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Forced marriage the focus for new toolkit


Liz Payne, who developed the resource suite, has spent over five years with ACRATH building networks across Australia, educating secondary school teachers, frontline workers and developing resources on behalf of the organisation. Photo: Supplied.

The Australian Catholic Religious Against Trafficking in Humans (ACRATH) will release a suite of new and revised forced marriage resources during a launch via ZOOM next week, Thursday 27 August.

The compelling toolkit for those working to combat forced marriage and provides some disturbing information about forced marriage in Australia, detailing how Australian Federal Police (AFP) had 93 open investigations in 2019, most involving girls under 18 years, with a considerable number who faced being taken off-shore to be married without their full and free consent.

And while forced marriage has been illegal in Australia since 2013, it is still an existing blight on the future of many young Australian women.

“It’s so important that health workers, midwives, child protection workers and teachers know the right referral pathways for a person who discloses a forced marriage or an imminent forced marriage,” said Liz Payne, who developed the resources on behalf of ACRATH.

“Without knowing the correct way to respond to someone, that person can be left very vulnerable and their safety jeopardised.

“And we know that even though the AFP was investigating almost 100 cases last year, there are so many more that will never be reported because of fear of retribution, or of the concern that the victim has in relation to the shame that will be brought upon the family within their community.”


ACRATH is committed to working together towards the elimination of human trafficking in Australia, the Asia Pacific region, and globally. Photo: Supplied.

The Institute of Criminology estimates that for every victim of human trafficking and modern slavery detected in Australia, there are another four that go undetected.

Ms Payne has spent more than five years with ACRATH building networks across Australia, educating secondary school teachers, front-line workers and developing resources on behalf of the organisation.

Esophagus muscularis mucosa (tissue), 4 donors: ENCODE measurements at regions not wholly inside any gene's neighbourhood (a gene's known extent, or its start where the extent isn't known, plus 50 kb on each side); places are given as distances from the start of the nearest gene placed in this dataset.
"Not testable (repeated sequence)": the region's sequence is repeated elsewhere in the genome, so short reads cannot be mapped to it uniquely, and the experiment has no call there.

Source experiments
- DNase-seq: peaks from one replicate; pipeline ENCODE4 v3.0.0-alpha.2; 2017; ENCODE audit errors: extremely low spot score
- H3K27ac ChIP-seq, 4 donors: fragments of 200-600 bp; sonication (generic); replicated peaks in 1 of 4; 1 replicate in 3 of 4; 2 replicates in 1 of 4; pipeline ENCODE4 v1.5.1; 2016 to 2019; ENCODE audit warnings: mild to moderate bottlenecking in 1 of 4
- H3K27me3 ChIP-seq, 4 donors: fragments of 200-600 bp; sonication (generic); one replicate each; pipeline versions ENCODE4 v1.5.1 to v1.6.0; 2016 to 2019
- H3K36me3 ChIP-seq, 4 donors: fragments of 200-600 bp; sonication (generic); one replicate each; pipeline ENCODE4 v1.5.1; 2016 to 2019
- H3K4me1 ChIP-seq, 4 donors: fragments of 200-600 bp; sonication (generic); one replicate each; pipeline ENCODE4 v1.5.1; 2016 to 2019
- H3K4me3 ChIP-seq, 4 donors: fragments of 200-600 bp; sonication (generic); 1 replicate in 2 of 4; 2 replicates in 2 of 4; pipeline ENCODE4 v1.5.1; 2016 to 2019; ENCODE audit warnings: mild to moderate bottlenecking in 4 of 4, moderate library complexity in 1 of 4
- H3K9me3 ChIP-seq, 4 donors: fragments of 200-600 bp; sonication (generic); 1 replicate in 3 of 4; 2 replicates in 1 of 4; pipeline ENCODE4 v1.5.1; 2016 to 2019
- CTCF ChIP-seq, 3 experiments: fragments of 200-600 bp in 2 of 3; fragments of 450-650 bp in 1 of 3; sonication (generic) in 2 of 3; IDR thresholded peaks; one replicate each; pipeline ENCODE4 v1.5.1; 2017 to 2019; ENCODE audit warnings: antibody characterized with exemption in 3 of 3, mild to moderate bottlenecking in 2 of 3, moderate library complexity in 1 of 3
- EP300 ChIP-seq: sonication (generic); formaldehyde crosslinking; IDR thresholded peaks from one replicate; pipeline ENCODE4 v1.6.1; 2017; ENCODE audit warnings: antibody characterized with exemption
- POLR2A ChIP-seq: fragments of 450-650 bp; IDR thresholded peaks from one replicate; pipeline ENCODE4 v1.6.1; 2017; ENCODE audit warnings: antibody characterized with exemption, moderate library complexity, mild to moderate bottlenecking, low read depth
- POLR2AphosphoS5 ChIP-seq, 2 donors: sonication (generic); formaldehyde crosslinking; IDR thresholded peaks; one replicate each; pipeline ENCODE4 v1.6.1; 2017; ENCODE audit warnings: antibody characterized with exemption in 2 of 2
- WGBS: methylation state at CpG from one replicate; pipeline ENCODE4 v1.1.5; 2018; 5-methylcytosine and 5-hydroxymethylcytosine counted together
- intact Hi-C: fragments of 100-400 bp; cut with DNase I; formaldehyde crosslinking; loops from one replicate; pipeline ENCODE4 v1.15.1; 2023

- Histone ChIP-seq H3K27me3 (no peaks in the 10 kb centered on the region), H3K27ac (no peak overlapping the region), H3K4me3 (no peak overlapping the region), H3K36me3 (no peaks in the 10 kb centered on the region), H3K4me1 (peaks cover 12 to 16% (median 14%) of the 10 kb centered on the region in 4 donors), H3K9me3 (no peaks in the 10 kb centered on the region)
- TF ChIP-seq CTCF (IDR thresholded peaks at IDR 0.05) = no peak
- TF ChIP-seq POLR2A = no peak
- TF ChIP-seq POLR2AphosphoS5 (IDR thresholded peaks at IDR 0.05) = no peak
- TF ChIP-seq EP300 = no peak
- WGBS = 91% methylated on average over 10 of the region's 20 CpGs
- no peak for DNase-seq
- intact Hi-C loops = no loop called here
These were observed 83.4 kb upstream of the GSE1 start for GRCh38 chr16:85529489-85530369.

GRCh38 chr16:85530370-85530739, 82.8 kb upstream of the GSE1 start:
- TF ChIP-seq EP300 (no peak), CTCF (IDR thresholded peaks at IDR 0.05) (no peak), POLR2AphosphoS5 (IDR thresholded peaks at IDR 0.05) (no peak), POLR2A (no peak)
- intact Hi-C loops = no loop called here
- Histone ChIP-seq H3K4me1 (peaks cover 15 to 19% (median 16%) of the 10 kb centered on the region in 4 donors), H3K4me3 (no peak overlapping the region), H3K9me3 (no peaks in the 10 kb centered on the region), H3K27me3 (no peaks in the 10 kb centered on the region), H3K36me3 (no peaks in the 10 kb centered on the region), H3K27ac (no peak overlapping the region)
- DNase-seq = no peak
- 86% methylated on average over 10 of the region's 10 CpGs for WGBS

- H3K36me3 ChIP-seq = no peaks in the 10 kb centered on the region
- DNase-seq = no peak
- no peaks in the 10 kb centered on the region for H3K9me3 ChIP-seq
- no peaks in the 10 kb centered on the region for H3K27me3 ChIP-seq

A highlight of the launch will be the release of the 35-minute 2020 ACRATH Recorded Forced Marriage Video Presentation for educators, healthcare professionals and frontline responders including child protection workers, followed by a Q&A with Marilynn Ross from the Australian Federal Police.

The video has been developed in order to raise awareness and facilitate education and training - outlining appropriate support for those in, or at risk of, forced marriage, as well as forced marriage survivors. The video also provides a consistent set of safe referral pathways.

Supporting resources developed specifically for educators, marriage celebrants and clergy, midwives, nurses, healthcare professionals, and for frontline professionals, including child protection workers, will accompany the video presentation.

Ms Payne said the past five years has seen great collaboration between agencies and organisations, including the AFP, ACRATH, Red Cross, and Anti-Slavery Australia.

“ACRATH has developed amazing education and awareness raising resources and we are skilled advocates and educators ourselves,” Ms Payne said.

“By working closely with the AFP and other key organisations, we can take a more holistic approach to the issue and ensure that victims of forced marriage are kept safe, and that laws and policies are developed to protect them.”

She also highlighted that the recent development of the Forced Marriage Network in Western Australia was a testimony to this collaboration, where great work was being done by WA ACRATH and colleague organisations to train teachers and frontline workers.